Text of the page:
Sunday morning quickie re: learning & assessment

Yup, we definitely need to continue re-thinking learning and assessment.

Content is cheap and easy to access.

We need to be learning and assessing context and skills – how we manipulate content to create new contexts.

Top News – High-tech cheating? Students see it differently.

Thanks to @scottmcleod for this link.

How is this normal?

True story. This is what I have witnessed over the past 2 weeks.

Students stress, get upset, cry or just give up and check out – there’s more than one way to deal with stress.

Teachers stress, get upset, cry – at least those who care about being accountable for how they report on their students’ progress. Others smirk, throw a dart and submit their marks on time with no lost sleep (those are the ones who give up and check out).

How has this become normal?

We are all connected.


Don't tell me we are not connected. Don't even try.

Don't tell me that we are not connected. Don't even try.


Education reforms say they focus on process (espoused theory – what we say we believe in, we value), that curriculum is student-centered, favouring communities of learning, communities of practice.

Yet professional development related to Education reform is focused on assessment and evaluation (theory-in-use – what we actually do, not what we say we do), we focus on the end product. We spend so much time focusing on it that process is entangled in the end product. When PD is all about evaluation, then our professional lives become obsessed with it.

Don’t tell me that students are not stressed because their teachers are. Don’t tell me you wonder why students always ask – will we be graded on this? Will this be on the test? Don’t tell me that there is no relationship between our obsession and theirs.

Don’t tell me that the system is not sick, is not creating learning situations wrought with anxiety and frustration, wrought with obsession with the end result.

Don’t tell me that because I won’t believe you.

How is this still normal?

How can I reframe this to generate change?

How can I change this true story?

Thanks to @monarchlibrary for introducing me to Alan Watts and this video, Music and Life.

Why I don’t do zeros.

Listen to these ideas. (Go here to see a mindmap of this podcast and links to resources I refer to in it or just keep reading normally. Whatever turns your crank.)
[haiku url=”http://www.tracyrosen.com/leadingfromtheheart.org/wp-content/uploads/podcasts/assessmentAug9.mp3″ title=”Why I don’t do zeros”]

 

report card

Image: from Not So Good by zephyrbunny, found on flickr and made available through a creative commons Attribution-Noncommercial-Share Alike license

It’s Saturday morning, a little over 2 weeks until the school year starts again for teachers at the New Frontiers School Board, where I work. My mind lately, as it usually does around this time of the summer, has been shifting from summer to practice, and this morning it opened up to assessment. Here’s the flow chart of how it hit this groove:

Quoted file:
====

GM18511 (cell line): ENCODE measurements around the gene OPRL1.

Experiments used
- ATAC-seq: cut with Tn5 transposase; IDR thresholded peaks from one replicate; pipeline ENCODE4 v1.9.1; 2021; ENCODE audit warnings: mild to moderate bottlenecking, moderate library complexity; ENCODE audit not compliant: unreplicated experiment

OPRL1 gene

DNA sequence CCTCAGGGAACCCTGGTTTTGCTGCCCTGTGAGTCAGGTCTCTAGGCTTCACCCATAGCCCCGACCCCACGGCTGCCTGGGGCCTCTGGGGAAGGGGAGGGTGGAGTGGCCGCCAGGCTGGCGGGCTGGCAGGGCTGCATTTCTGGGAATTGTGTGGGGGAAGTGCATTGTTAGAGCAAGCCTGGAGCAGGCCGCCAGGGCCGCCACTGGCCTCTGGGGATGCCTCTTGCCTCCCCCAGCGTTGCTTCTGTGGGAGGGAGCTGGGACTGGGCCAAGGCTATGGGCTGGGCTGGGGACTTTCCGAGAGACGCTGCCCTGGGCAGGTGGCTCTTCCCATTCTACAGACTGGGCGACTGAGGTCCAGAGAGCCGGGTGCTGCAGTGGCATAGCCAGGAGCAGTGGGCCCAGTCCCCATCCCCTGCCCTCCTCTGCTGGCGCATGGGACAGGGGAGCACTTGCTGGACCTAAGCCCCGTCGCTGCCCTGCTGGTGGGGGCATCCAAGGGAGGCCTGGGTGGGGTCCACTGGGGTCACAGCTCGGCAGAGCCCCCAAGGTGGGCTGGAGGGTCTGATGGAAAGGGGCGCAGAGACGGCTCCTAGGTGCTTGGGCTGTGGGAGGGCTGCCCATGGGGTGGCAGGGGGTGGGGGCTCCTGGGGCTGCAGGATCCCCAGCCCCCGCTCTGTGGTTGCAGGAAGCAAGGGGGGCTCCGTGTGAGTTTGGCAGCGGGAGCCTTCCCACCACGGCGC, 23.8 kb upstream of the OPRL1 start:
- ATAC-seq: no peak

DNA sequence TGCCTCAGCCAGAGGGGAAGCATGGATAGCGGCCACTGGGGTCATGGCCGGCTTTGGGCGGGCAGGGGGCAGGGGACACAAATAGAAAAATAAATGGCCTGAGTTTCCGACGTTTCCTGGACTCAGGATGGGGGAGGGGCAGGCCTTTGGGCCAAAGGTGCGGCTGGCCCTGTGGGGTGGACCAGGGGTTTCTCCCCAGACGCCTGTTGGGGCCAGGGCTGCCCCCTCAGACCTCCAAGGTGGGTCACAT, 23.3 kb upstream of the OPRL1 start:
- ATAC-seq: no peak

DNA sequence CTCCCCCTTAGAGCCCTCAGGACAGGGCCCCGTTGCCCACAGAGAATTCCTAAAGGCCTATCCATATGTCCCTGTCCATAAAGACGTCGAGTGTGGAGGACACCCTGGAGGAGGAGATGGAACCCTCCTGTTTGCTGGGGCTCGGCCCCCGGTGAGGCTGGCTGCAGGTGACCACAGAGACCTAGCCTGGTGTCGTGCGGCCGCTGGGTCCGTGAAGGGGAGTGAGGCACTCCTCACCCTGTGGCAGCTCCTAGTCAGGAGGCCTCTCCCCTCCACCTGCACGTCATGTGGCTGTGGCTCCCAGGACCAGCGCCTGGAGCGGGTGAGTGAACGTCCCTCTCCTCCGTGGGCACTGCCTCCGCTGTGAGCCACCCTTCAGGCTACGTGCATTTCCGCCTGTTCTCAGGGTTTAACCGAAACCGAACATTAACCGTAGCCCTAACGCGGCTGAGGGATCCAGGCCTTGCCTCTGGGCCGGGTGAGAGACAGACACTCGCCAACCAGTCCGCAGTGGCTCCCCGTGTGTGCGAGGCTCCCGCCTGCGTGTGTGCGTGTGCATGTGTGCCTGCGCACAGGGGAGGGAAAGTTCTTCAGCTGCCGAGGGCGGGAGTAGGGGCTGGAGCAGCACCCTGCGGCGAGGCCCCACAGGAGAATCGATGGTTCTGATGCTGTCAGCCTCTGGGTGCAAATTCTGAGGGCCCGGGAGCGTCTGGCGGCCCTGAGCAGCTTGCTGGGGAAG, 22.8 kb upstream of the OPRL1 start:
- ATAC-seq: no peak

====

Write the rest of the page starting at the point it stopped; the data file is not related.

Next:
Saturday Morning FlowChartMind Map made with Bubbl.us

And here is that comment I made over on Hugh O’Donnell’s post (which you better go over and read if you want any context):

That’s right, not radical at all. We do NOT need to give zeros and, I’m sorry, but the excuse that we’ve got so many initiatives thrown at us warrants the practice? (the practice = completely demoralizing children and doing nothing to help improve their learning) Come on. A zero as feedback gives me no hope.

I really began to learn the art of assessment about 5 years ago, when I met Ken O’Connor at a conference in Ottawa. And then I started to read everything I could about it, which I’m still in the middle of doing ;)

So I guess I’m one of those teachers who read. And you know what I do when I am reading? I do it publicly – I carry the book around with me, I talk to others about what I am reading and about how, if at all, it is helping to change my practice.

So it DOESN’T need to be top down. If we sit around waiting for someone else to do something, well…wouldn’t it be lovely for there to be the perfect piece of grading policy to fall from above that all teachers would embrace and follow. (where’s the smiley guy for sarcasm?) Un-unh. I’m not waiting for policy to inform my practice. I prefer to focus on my practice and allow it to inform policy.

I googled Ken O’Connor and found this. An administrator’s notes from one of his sessions from last year. I particularly like the list at the end – repair kit for grading.
http://carnets.opossum.ca/roberto/2007/10/ken_oconnor_excellentevidemmen.html

he he – first comment of the weekend. Guess the coffee is kicking in ;)

(and that’s the edited version…)

Assessment informs learning. I assess before, during, and after units of study so that my students and I know where they stand with the learning that is going on. If a student is NOT meeting the expectations for ANY reason – be it ability, interest, learning style, or socio/emotional issue – it us up to me to address it and assessment is data that shows me if how I am addressing it works. Evaluation is when I look critically at all of the data that I’ve culled from assessment, and reporting is how I share that with parents.

So…I don’t do zeros because of my professional ethics, which are closely tied to my core values:

Very often a zero is tied to behaviour. It is a punishment for skipping class, not studying, acting jerky or disrespectful, whatever. When these things happen to me (and they do) I focus on why this is happening instead of trying to punish it. It makes more sense for me.

 

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